get yourself back on track?

Adam: Well, on the practical side, I'll
just let me just begin by saying that

the one trick that I recommend everybody
do is before the project ends, whether

it's going to be a success or failure,
start a project of a similar size.

And the reason.

I've seen this all throughout my
career where people do a big project

and there's this big valley It's easy
when you when you finish something

that's big and important you get
stuck in this this valley this It's

it's you feel despair and emptiness.

It was this important thing and now
it's gone And people lose months,

people lose years of productivity
and work on future projects.

And the solution for that is totally
counterintuitive and feels awful at the

time, but you'll thank yourself later.

Which is, you start another project
months before that one is expected to

end, so that you're even more busy.

When you come off of that
project, there's no downtime.

So just start doing something.

Um, and it will ease you through that.

It will transition you
into this other project.

So what I mostly do is whether it's
a success or a failure, as you've

asked, is I just keep myself busy.

I do try to learn from it.

It generally takes me years to
really get all the lessons from it.

Um, I'm, I don't let go, you know,
I'm, I can let go of things, but the

change of letting go of something versus
the transition of understanding what

it meant to me, what my relationship
to that thing is and why it failed.

Takes a lot of time.

So I just start working.

And again, I start working before it
fails, because once it fails, that's

a much harder point to start working.

You have to keep momentum up in life.

Right?

It's very, very hard to start
moving a stationary object.

Right?

So if you have momentum, the idea is
to just shift it and not worry about

like, Oh, is this the wrong way to go?

Right?

You can worry about that later.

Right?

You can, you can shift it again later.

But getting that momentum
back is much, much harder.

So just do something.

Do anything.

Decide later it's the wrong
thing and do something different.

But don't stop.

Iso: That is really good advice.

That is, I really, that's, that's a
really good answer to that question.

Yeah.

Um, because, and again, we could
talk about this for an hour,

but I won't let myself, because
I'm going to be disciplined.

Um, do you feel successful?

Adam: No, but I feel happy.

Right, so, and as much as happiness
is a kind of success, I don't feel

successful as it's largely defined.

You know, I've, I've never made
oodles of money, like you said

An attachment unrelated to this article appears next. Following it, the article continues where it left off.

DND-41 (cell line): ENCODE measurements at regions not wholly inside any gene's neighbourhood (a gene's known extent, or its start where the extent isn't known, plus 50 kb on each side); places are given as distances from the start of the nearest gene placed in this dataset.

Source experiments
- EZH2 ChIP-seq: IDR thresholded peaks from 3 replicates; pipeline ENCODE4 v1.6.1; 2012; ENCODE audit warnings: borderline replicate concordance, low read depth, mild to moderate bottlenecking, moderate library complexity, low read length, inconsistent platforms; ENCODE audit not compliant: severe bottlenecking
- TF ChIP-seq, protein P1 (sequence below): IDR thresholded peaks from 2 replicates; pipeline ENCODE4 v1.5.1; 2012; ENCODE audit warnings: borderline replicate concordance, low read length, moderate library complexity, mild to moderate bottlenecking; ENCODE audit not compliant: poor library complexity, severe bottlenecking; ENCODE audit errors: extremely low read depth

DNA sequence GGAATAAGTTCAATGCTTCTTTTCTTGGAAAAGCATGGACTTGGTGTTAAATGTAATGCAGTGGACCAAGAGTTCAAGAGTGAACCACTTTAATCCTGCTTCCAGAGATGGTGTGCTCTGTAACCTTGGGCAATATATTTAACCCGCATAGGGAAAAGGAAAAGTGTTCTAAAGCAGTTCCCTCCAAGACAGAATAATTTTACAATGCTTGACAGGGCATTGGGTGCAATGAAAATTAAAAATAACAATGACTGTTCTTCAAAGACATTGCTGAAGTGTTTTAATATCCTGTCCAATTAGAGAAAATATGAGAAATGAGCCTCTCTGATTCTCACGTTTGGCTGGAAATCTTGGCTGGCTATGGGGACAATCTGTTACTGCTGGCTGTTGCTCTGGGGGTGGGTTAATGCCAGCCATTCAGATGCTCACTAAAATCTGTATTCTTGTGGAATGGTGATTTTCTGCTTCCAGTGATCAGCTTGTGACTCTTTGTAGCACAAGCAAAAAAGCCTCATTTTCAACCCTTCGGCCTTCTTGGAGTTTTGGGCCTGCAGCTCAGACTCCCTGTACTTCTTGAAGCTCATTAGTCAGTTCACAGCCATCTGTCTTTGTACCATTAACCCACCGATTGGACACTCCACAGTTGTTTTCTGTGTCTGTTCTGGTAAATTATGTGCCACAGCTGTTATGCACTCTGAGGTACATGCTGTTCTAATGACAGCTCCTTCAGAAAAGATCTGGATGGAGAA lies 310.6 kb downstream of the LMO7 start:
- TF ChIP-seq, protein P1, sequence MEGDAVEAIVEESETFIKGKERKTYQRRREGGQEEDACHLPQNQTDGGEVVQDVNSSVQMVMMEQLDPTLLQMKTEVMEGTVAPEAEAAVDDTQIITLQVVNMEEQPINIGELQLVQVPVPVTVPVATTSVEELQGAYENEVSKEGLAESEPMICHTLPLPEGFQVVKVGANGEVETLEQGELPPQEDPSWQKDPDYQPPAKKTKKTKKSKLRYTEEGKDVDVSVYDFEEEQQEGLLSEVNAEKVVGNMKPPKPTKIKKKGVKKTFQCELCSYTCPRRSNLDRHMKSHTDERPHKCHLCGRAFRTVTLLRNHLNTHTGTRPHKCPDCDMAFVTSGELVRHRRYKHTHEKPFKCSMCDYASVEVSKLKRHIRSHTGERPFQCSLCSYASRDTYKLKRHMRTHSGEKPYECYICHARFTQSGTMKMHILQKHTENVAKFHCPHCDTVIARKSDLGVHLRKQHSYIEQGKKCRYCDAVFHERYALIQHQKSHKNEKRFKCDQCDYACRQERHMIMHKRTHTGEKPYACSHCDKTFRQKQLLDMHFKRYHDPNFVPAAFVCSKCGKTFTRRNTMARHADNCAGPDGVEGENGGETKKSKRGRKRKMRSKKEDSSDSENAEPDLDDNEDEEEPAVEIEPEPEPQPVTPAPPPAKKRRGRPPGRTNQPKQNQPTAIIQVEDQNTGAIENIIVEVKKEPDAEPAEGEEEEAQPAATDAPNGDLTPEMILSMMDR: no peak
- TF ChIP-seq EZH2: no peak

that some projects fail, um, so
I don't have a hundred percent.

success rate.

but I feel successful in that I have,
I get to work on projects that I very

much enjoy, that I think are really
meaningful for myself and the people

around me and people who need them.

I'm very resilient and I, I can see
how all of the ups and downs and

whatever else, that I've had in life
and working on all these different

things, it creates this resiliency
where, you know, you asked, you

know, how you deal with failure.

Because I don't have this one definition
of what success looks like, it's very

hard to take it away from me, right?

And it creates a resilience in the
way that I look at the world, the way

that I think about money, the, um, the
concepts of success and of failure.

I just feel like I'm more elastic person
than many of the people around me.

And so whatever kind of success I
have is a it's very hard for the,

for people to take away from me.

Iso: answer.

Um, and these ones you
answer very quickly.

Finish these, sent,
finish these sentences.

No, no.

Adam: Oh, that's easy.

Iso: finish these sentences.

I love

Adam: Food?

Iso: food.

I wish I

Adam: are hard.

I

Iso: Yeah, there are.

Well, then maybe that, maybe that means
that they're actually good questions.

Adam: wish I had a little more time.

Iso: I wish I hadn't.

Adam: um, well, okay, I'll
just, I'll just be honest.

I wish I hadn't, um, been so hard on
myself at various times of my life.

Iso: That's a great answer.

Um, and this is a question
that I am going to ask.

I have asked everyone so far, and
we'll really want to ask people.

Um, and it's a very uncomfortable
question that a lot of people don't

like to answer, and there's no pressure
to answer it if you don't want to.

But, how much money
did you make last year?

Adam: Zero dollars.

Iso: That's a good answer!

Yeah.

Adam: Yeah.

Iso: Yeah, awesome.

Yeah, because I think, so the reason I
want to ask you, you know, this kind of

podcast is all about like work, but life,
and how you kind of make it in the world

as someone who's doing unique stuff, and I
think how much money we make is something

that people think about all the time,
but no one ever talks about, and like

no one has any sense of how much other
people are making, especially people who

are kind of like doing things uniquely,
and so actually I think it would be

really interesting for people to know.

Like, what do you think

Adam: Do you want me?

Iso: that ques question?

What's

Adam: think it's fine.

I mean, you might want to look, I
could have elaborated and said, I

made 0 and some years are like that.

And some years are incredibly lucrative.

I think if you want to be a builder,
you're going to have years where

you don't make money, right?

Where it's just about, it's